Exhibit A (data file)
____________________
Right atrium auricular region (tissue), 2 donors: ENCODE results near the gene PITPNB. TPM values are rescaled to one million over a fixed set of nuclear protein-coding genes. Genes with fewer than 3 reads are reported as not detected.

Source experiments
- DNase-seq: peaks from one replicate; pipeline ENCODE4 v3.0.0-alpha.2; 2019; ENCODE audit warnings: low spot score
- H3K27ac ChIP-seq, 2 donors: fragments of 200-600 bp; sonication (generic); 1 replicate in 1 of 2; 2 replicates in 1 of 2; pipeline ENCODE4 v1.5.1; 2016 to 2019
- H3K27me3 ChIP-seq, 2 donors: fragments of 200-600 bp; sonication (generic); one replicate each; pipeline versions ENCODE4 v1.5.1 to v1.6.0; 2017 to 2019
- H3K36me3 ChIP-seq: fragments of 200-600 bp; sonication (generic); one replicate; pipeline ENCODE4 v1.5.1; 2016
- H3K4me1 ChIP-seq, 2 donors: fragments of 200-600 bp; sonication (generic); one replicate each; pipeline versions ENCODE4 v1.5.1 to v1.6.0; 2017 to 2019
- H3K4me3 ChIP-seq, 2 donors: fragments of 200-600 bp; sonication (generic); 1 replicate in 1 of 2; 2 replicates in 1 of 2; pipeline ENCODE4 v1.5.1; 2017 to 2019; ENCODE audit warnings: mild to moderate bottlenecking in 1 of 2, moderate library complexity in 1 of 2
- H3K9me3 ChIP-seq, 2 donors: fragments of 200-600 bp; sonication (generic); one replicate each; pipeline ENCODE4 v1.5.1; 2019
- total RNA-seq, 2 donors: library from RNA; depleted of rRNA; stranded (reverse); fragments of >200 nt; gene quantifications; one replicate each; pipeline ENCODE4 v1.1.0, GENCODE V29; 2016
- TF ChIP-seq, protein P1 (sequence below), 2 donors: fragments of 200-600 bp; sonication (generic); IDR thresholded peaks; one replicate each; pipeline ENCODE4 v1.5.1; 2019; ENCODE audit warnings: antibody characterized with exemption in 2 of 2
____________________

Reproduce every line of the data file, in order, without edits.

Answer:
Right atrium auricular region (tissue), 2 donors: ENCODE results near the gene PITPNB. TPM values are rescaled to one million over a fixed set of nuclear protein-coding genes. Genes with fewer than 3 reads are reported as not detected.

Source experiments
- DNase-seq: peaks from one replicate; pipeline ENCODE4 v3.0.0-alpha.2; 2019; ENCODE audit warnings: low spot score
- H3K27ac ChIP-seq, 2 donors: fragments of 200-600 bp; sonication (generic); 1 replicate in 1 of 2; 2 replicates in 1 of 2; pipeline ENCODE4 v1.5.1; 2016 to 2019
- H3K27me3 ChIP-seq, 2 donors: fragments of 200-600 bp; sonication (generic); one replicate each; pipeline versions ENCODE4 v1.5.1 to v1.6.0; 2017 to 2019
- H3K36me3 ChIP-seq: fragments of 200-600 bp; sonication (generic); one replicate; pipeline ENCODE4 v1.5.1; 2016
- H3K4me1 ChIP-seq, 2 donors: fragments of 200-600 bp; sonication (generic); one replicate each; pipeline versions ENCODE4 v1.5.1 to v1.6.0; 2017 to 2019
- H3K4me3 ChIP-seq, 2 donors: fragments of 200-600 bp; sonication (generic); 1 replicate in 1 of 2; 2 replicates in 1 of 2; pipeline ENCODE4 v1.5.1; 2017 to 2019; ENCODE audit warnings: mild to moderate bottlenecking in 1 of 2, moderate library complexity in 1 of 2
- H3K9me3 ChIP-seq, 2 donors: fragments of 200-600 bp; sonication (generic); one replicate each; pipeline ENCODE4 v1.5.1; 2019
- total RNA-seq, 2 donors: library from RNA; depleted of rRNA; stranded (reverse); fragments of >200 nt; gene quantifications; one replicate each; pipeline ENCODE4 v1.1.0, GENCODE V29; 2016
- TF ChIP-seq, protein P1 (sequence below), 2 donors: fragments of 200-600 bp; sonication (generic); IDR thresholded peaks; one replicate each; pipeline ENCODE4 v1.5.1; 2019; ENCODE audit warnings: antibody characterized with exemption in 2 of 2